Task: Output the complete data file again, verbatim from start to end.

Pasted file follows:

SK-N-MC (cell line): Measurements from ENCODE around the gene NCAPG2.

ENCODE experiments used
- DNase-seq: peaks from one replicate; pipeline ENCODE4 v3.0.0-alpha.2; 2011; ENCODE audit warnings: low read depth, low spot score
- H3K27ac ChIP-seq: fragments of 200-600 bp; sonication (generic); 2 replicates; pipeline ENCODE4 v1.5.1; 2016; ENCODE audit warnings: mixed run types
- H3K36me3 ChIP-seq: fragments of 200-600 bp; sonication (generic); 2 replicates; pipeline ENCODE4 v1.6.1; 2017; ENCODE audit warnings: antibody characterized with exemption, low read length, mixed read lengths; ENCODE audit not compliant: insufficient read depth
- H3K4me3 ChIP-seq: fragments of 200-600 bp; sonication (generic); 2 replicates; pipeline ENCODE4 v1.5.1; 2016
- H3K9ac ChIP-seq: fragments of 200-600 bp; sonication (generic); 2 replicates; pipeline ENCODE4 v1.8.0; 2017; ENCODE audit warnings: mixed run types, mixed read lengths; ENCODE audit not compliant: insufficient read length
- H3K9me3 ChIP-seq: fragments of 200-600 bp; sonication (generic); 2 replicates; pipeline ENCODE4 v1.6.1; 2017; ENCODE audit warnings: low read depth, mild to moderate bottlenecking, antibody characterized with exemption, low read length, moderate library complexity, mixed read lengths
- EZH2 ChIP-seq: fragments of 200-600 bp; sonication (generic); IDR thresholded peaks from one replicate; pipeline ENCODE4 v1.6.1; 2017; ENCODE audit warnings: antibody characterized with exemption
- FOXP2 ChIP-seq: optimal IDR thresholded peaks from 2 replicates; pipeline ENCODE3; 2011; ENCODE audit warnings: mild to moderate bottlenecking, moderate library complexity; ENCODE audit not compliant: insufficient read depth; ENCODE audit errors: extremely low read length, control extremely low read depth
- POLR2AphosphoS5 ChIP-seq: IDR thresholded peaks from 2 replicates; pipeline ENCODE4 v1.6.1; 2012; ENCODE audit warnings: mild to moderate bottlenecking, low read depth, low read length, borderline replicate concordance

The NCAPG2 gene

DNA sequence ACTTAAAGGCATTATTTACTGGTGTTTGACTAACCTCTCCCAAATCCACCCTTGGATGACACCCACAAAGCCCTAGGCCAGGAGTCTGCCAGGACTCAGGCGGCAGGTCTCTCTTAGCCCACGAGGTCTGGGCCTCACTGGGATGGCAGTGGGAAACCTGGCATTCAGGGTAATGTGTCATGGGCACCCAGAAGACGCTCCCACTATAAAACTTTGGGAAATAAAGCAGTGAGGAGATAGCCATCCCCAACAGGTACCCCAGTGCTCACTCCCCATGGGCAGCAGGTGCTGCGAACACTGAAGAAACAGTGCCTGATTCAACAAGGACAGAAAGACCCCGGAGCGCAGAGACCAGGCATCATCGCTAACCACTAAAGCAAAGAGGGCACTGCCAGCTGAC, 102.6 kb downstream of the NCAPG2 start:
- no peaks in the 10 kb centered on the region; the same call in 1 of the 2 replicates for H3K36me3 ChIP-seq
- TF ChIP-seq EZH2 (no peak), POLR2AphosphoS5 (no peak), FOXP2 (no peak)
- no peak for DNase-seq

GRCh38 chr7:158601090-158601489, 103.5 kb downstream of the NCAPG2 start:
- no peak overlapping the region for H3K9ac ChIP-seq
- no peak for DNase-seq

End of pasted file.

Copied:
SK-N-MC (cell line): Measurements from ENCODE around the gene NCAPG2.

ENCODE experiments used
- DNase-seq: peaks from one replicate; pipeline ENCODE4 v3.0.0-alpha.2; 2011; ENCODE audit warnings: low read depth, low spot score
- H3K27ac ChIP-seq: fragments of 200-600 bp; sonication (generic); 2 replicates; pipeline ENCODE4 v1.5.1; 2016; ENCODE audit warnings: mixed run types
- H3K36me3 ChIP-seq: fragments of 200-600 bp; sonication (generic); 2 replicates; pipeline ENCODE4 v1.6.1; 2017; ENCODE audit warnings: antibody characterized with exemption, low read length, mixed read lengths; ENCODE audit not compliant: insufficient read depth
- H3K4me3 ChIP-seq: fragments of 200-600 bp; sonication (generic); 2 replicates; pipeline ENCODE4 v1.5.1; 2016
- H3K9ac ChIP-seq: fragments of 200-600 bp; sonication (generic); 2 replicates; pipeline ENCODE4 v1.8.0; 2017; ENCODE audit warnings: mixed run types, mixed read lengths; ENCODE audit not compliant: insufficient read length
- H3K9me3 ChIP-seq: fragments of 200-600 bp; sonication (generic); 2 replicates; pipeline ENCODE4 v1.6.1; 2017; ENCODE audit warnings: low read depth, mild to moderate bottlenecking, antibody characterized with exemption, low read length, moderate library complexity, mixed read lengths
- EZH2 ChIP-seq: fragments of 200-600 bp; sonication (generic); IDR thresholded peaks from one replicate; pipeline ENCODE4 v1.6.1; 2017; ENCODE audit warnings: antibody characterized with exemption
- FOXP2 ChIP-seq: optimal IDR thresholded peaks from 2 replicates; pipeline ENCODE3; 2011; ENCODE audit warnings: mild to moderate bottlenecking, moderate library complexity; ENCODE audit not compliant: insufficient read depth; ENCODE audit errors: extremely low read length, control extremely low read depth
- POLR2AphosphoS5 ChIP-seq: IDR thresholded peaks from 2 replicates; pipeline ENCODE4 v1.6.1; 2012; ENCODE audit warnings: mild to moderate bottlenecking, low read depth, low read length, borderline replicate concordance

The NCAPG2 gene

DNA sequence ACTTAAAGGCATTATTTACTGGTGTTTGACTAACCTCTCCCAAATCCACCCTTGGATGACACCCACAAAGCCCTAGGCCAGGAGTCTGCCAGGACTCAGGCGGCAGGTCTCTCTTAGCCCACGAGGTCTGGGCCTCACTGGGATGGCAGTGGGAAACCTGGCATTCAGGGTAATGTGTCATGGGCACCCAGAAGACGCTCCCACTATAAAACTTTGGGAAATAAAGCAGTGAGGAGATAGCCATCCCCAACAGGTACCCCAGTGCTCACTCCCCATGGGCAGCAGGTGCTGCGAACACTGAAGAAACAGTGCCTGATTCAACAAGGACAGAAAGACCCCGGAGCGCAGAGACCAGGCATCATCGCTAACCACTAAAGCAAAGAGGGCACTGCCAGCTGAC, 102.6 kb downstream of the NCAPG2 start:
- no peaks in the 10 kb centered on the region; the same call in 1 of the 2 replicates for H3K36me3 ChIP-seq
- TF ChIP-seq EZH2 (no peak), POLR2AphosphoS5 (no peak), FOXP2 (no peak)
- no peak for DNase-seq

GRCh38 chr7:158601090-158601489, 103.5 kb downstream of the NCAPG2 start:
- no peak overlapping the region for H3K9ac ChIP-seq
- no peak for DNase-seq